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Introducing Dr Eduardo Abou Ltaif

Monday, 13 February 2017 8:26am

Image of Eduardo Abou LtaifThe Department of Politics congratulates Eduardo Abou Ltaif, who recently completed his PhD.

Eduardo’s PhD topic dealt with factors that influence power sharing arrangements in Lebanon. He traced the origins of power sharing in Lebanon, studied its limitations and strengths, then explained how the weakness lead to civil unrest, while a proper consociational system protects the country from civil war.

“The most fascinating thing I learned during my PhD is how a researcher should be careful in analysing and comparing political systems or societies,” says Eduardo. “Both the context and historical evolution of each system explains the institutional limitations of certain states.”

Eduardo was supervised by Professor William Harris and Dr James Headley, both of the Department of Politics. His primary supervisor, Professor William Harris, notes "Eduardo produced a rich and original survey of Lebanon's vicissitudes since the 1840s in applying a version of consociational politics. He has shown much dedication and imagination in his pursuit of sources and deployment on concepts."

Professor Harris also commended Eduardo's work ethic, "Eduardo presented a number of lectures and seminars during his time at Otago, tutored an undergraduate class on Middle East politics and gave public lectures for large audiences in Invercargill and Queenstown. All of this whilst completing his thesis in three years and having six papers published."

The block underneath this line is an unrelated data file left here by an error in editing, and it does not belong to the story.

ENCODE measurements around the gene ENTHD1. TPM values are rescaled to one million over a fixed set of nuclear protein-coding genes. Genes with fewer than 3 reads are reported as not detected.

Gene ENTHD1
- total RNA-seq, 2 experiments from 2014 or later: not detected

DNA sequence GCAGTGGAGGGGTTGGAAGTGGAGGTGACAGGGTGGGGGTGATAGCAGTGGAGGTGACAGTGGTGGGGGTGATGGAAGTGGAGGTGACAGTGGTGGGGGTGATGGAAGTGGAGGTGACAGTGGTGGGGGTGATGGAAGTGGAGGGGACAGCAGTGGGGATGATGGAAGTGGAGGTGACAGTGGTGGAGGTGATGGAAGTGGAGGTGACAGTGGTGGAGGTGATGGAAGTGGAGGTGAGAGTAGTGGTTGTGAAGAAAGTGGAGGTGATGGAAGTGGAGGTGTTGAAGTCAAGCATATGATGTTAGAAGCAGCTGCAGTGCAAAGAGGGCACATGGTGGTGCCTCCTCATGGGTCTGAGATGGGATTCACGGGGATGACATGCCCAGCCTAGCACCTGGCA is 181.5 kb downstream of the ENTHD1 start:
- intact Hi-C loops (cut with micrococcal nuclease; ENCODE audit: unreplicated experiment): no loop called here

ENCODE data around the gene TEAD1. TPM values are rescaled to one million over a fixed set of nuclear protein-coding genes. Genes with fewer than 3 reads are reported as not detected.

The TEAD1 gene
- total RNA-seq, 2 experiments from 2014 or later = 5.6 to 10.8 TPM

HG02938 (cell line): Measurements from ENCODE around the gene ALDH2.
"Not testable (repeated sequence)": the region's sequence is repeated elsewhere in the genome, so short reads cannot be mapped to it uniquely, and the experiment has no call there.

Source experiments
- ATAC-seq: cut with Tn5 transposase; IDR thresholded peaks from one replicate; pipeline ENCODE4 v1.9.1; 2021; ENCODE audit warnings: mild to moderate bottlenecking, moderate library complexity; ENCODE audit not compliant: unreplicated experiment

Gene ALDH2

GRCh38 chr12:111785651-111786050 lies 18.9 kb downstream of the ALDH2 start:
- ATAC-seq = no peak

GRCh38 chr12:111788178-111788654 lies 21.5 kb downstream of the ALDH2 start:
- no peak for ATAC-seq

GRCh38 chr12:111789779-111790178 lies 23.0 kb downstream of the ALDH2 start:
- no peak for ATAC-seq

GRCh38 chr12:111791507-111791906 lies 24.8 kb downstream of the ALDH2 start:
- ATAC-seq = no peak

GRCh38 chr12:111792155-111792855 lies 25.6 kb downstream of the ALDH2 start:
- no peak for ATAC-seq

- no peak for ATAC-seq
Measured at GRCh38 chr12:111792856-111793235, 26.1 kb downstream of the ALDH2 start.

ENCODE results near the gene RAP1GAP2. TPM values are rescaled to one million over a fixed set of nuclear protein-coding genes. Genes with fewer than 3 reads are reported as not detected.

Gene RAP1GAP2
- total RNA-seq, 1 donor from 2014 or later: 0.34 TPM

Eduardo looks back fondly at his time with the Department of Politics. “I enjoyed the harmony at the Department of Politics. Each professor would show enthusiasm and support for PhD students. I also liked the positive interaction between professors and undergrads. Above all, it was fascinating to see how world class scholars would be called by their names even by undergrads, making the professor closer to students.”

And like many Otago, will miss his Dunedin days. “There is a mysterious charm in Dunedin; the serenity of its nature, the public spaces, the friendly people, and especially the people at the University of Otago. I wish the people of New Zealand the very best, and I am grateful for the University for giving me a scholarship to study at Otago. I am forever grateful.”

Eduardo is now working at the Lebanese American University in Beirut, where he continues his research on the deeply divided societies and politics of the Middle East.